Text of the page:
Originally named On the Origin of Species by Means of Natural Selection, or the Preservation of Favoured Races in the Struggle for Life, On the Origin of Species, by Charles Darwin, was first published in 1859. This scientific writing, which was considered to be the groundwork of evolutionary biology, presented the theory that species developed over a line of originations through a method of natural selection. It imparted evidence that the variety of life resulted from a common descent via a branching model of evolution. Darwin incorporated facts that he had collected on the Beagle mission in the 1830s and his succeeding findings from research, correspondence, and experimentation.
(P)2010 Hudson Audio Publishing
This is the 1859 British edition, and as such it is the second best edition. The 1860 British edition is slightly better in that it contains some insignificant, but non-substantive, corrections. However, the 1860 British edition is probably not available as an audio book. The editions of 1861, 1866, 1869, and 1872 are all inferior. In them Darwin made changes and expansions in an effort to meet the objections that arose during those times. The modifications expanded the book and clouded the argument. Since most of the objections that were raised would be regarded as silly today, Darwin's arguments against them are of interest for social history, but not for Darwin's theory.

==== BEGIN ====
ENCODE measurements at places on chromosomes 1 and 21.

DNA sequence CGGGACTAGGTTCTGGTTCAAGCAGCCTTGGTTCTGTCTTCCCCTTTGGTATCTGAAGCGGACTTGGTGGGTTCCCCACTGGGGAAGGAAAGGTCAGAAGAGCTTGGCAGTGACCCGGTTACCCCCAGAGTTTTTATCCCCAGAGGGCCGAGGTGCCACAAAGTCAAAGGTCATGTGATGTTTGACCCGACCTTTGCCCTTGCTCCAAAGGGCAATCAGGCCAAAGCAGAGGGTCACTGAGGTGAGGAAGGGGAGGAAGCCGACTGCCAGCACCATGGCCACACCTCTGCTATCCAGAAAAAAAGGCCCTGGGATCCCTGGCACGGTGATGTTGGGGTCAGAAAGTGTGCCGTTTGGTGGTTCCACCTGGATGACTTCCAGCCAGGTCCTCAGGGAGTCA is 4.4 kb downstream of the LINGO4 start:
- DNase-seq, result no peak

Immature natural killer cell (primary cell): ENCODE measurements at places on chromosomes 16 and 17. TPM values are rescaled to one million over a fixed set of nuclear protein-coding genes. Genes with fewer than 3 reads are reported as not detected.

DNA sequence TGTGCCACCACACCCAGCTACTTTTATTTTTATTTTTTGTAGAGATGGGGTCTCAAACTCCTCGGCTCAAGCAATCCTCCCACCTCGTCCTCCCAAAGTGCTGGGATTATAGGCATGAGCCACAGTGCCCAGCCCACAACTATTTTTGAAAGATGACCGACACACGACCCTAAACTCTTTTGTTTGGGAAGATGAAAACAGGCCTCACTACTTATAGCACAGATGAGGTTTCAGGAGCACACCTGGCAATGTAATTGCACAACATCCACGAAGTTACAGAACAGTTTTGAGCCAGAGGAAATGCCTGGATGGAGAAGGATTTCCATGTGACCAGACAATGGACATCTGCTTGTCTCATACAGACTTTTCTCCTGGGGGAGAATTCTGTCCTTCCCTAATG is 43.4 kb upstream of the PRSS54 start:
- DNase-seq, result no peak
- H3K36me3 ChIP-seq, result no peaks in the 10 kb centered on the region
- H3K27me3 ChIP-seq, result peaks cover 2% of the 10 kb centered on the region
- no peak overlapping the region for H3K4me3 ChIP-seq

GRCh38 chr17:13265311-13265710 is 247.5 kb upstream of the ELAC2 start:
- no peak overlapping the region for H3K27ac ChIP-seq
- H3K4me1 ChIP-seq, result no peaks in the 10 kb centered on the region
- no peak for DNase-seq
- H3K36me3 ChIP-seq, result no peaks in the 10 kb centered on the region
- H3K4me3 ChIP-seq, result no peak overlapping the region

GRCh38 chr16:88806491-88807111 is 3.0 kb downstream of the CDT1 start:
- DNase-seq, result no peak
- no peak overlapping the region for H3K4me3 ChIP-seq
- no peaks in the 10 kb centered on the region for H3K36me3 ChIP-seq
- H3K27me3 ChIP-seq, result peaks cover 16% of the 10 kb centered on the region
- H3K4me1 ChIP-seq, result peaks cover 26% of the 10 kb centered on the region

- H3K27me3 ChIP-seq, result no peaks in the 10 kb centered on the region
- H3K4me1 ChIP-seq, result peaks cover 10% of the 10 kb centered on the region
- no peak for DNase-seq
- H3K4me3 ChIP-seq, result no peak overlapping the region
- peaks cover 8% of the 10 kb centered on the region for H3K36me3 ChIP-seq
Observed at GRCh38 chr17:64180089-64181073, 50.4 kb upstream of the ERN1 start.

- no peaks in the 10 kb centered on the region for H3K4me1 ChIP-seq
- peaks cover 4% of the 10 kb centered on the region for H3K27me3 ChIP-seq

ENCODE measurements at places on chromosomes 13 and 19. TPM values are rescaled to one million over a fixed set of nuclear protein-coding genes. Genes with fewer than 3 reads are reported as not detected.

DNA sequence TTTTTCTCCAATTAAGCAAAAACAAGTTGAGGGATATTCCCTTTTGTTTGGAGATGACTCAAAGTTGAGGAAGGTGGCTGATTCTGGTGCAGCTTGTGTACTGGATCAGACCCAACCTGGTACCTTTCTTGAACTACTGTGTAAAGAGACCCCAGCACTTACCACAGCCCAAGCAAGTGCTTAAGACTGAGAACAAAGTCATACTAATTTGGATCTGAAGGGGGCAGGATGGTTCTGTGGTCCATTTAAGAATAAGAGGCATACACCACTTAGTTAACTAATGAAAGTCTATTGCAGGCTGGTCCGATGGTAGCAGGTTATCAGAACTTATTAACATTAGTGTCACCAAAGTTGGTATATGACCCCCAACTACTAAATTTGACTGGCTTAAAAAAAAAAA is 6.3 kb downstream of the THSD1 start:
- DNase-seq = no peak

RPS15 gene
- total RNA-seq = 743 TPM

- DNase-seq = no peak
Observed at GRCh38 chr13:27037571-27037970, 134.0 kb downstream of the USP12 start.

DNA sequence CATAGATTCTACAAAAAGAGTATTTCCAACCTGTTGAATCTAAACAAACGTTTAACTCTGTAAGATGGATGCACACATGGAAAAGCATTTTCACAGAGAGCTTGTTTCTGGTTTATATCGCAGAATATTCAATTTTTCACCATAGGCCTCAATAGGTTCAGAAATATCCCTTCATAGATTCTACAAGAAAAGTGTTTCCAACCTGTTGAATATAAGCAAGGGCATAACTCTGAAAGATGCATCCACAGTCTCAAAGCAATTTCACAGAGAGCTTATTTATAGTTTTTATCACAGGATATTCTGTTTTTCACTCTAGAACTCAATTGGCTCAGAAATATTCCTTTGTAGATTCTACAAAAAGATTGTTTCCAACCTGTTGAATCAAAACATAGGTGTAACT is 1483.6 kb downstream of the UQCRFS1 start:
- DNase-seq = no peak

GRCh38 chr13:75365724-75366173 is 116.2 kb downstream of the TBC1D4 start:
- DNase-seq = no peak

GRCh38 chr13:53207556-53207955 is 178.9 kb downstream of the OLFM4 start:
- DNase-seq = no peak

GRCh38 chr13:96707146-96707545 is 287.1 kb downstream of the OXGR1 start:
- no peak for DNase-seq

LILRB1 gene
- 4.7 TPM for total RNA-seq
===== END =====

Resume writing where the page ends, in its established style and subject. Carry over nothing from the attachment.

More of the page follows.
Letting the rest of the world go by
I've probably listened to and rated over 15 books about evolution over the last two years, but I was always hesitant to read the granddaddy of them all. I should not have been and am glad I did for the following reasons,
1) The book reads as well as any of the good popular science books available on audible. It is written as if his attended audience is for a 13 year old. That's how good of a writer Darwin is.
2) I had obtained a google book version, but couldn't bring myself to read it, and I had obtained a free audio version floating around the net, but this audio version is professionally read and doesn't suffer at all from the narrator.
3) The book lays out a very complicated argument in 13 basically independent chapters. Each chapter by itself is enough to convince the listener of the fact of evolution by natural selection. The author is very smooth at telling you what he's going to tell you, then tell you, and then explain to you what he has just told you.
4) The book is a guidebook on how to lay out an argument and convince others to your viewpoint. He makes sure that he fairly presents criticism that could attack his theory and refutes it masterfully.
5) My favorite reason for having read this book is that my smugness index has gone up. When I come across people who haven't read the book and deny the scientific fact of evolution I can now say that I have listened to the book and smugly add statements like "even a thirteen year old can understand evolution, haven't you even read 'On the Origin of Species'".
It is thrilling to consider Darwin's conclusions about life, without the benefit of knowing about DNA, epigenetics, gene linkage, Mendelian genetics, and so on. He was right about so many things.